Allegorical statues of Sculpture are less common than of Painting, but by no means infrequent. We have two main types. The first type is an allegorical female, with a piece of sculpture, a sculptor’s mallet, or often both. The example at the top of this page, by Lanteri on the front of the V & A, is holding a model of the Sphinx, particularly emblematic as one of the largest single works of sculpture, and a square mallet; the seated figure below left, by John Henning Jr, I believe, has a bust of Athena on a small stool. That below right holds some indistinguishable figurine. We see that our figure of Sculpture wears Classical costume in all three cases, and this is typical and appropriate, given the unsurpassed skill of the ancient Greeks in this art.
Our next example, below left, has our allegorical female holding an instantly recognisable statue of Dionysus from the Elgin marbles in the British Museum, and wearing a wraparound costume reminiscent of the little terra cotta figures from Tanagra. Below right is an angelic girl with a standing male figure. Rather than full robes, she wears the thin chiton familiar from countless Greek nereids.
The second allegorical type for Sculpture is a male figure. The example below left is comparable to the female figures of sculpture; he stands, wearing light classical garb, holding a mallet and with a Homeric bust ona short pillar. A. G. Lawson made this work. Below right we have a figure shown as an actual sculptor, in this case some medieval monk rather than a Classical personage, because he is on a Gothic arch, and a mixing of styles would normally be avoided. He is seated, holding both mallet and chisel, and tucked behind his leg is a portrait roundel of some Victorian figure, perhaps Albert. His arm, thick hands, and weatherbeaten face, show a practitioner rather than purely a figure of allegory.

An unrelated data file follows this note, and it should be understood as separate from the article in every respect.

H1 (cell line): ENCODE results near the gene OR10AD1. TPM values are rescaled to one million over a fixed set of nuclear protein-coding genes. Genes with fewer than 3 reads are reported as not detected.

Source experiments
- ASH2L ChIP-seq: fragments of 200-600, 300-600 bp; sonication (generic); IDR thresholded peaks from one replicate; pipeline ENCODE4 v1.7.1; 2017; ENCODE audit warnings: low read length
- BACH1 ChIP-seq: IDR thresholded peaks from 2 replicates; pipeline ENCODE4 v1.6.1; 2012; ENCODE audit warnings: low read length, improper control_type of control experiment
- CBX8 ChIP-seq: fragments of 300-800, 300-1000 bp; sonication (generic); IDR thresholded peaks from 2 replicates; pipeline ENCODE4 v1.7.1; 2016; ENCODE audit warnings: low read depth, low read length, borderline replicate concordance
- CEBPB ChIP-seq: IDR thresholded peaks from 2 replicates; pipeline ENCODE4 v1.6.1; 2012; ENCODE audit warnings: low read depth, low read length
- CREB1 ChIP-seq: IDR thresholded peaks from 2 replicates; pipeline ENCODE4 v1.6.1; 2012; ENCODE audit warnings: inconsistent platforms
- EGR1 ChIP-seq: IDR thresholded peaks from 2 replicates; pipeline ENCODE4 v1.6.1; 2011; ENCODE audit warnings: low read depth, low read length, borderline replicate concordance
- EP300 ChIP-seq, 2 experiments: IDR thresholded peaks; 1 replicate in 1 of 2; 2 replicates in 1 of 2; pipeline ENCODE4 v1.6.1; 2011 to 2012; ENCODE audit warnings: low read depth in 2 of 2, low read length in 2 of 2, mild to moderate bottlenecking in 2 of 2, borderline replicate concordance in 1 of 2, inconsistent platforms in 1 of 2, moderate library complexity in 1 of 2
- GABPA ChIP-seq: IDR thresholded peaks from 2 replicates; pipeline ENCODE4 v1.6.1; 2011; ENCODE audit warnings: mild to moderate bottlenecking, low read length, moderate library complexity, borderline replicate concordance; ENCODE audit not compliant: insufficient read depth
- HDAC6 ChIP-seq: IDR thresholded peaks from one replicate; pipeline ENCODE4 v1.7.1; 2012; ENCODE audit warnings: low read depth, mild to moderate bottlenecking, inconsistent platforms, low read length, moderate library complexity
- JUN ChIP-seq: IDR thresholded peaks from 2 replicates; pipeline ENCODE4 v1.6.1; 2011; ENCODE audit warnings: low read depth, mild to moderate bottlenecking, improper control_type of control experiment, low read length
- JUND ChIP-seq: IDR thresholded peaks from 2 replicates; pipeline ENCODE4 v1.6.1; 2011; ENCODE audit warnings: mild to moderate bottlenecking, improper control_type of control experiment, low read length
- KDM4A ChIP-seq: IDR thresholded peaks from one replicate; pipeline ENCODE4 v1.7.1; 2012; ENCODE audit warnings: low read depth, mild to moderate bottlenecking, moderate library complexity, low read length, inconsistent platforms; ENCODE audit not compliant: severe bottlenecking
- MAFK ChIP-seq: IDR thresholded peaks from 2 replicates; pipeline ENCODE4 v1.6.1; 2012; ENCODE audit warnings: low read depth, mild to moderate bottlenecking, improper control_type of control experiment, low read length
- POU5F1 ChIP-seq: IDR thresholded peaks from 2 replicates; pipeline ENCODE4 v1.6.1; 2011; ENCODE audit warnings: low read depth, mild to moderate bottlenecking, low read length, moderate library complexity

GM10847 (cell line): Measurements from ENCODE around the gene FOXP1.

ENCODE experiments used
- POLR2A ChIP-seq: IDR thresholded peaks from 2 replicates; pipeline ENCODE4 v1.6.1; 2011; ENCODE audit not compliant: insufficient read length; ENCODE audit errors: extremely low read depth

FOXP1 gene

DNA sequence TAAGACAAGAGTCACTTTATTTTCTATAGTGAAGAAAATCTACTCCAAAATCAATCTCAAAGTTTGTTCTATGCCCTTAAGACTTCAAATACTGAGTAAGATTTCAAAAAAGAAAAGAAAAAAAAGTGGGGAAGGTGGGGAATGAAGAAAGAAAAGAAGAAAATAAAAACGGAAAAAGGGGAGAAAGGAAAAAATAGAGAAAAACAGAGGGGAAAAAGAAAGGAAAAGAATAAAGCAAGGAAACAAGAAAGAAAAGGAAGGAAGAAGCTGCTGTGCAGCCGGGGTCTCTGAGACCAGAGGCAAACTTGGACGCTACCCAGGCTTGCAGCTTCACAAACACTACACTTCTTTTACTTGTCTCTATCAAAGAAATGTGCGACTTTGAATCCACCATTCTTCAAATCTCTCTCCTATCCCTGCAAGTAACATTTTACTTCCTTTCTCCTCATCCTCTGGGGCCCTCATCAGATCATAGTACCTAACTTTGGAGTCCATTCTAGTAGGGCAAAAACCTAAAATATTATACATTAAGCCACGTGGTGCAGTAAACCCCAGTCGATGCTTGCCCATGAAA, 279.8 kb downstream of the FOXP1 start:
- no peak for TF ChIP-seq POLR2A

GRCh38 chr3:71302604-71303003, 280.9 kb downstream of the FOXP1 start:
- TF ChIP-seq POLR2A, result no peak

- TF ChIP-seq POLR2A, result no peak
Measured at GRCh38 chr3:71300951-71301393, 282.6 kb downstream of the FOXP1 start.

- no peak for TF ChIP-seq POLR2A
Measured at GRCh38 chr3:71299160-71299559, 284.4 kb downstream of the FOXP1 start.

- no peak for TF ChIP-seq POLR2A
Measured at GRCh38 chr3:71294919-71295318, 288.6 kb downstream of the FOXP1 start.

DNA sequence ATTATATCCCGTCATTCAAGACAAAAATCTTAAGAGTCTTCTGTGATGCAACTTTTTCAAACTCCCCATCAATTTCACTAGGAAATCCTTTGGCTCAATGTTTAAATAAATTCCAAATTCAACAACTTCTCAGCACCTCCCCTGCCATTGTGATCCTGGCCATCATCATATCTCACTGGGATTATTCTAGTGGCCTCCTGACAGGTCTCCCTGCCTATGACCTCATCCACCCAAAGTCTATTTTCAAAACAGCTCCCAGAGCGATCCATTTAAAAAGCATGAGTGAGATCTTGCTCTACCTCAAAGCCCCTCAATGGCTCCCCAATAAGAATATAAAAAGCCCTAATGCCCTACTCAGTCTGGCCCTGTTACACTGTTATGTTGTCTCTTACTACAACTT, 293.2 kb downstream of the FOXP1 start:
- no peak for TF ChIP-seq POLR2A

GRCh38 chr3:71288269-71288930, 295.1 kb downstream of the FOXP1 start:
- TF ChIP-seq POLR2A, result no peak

Male allegorical figures of Sculpture.
Here is a rare example of a juvenile sculptor, a cherubic figure actually in the act of hitting a chisel the bust of some youth he is carving, standing on a low stool. I cannot warm to figures such as this, no matter how skilfully rendered.
Our final example is another female. It is the work of the eminent Sir Richard Westmacott, and is one of the figures on the pediment of the British Museum, and has the familiar accoutrements of sculptor’s mallet and a piece of sculpture, this time a bust on a plinth rather than a stool. Yet it seems almost disrespectful to the art of sculpture, as our allegorical figure rests her elbow on the brow of the bust.
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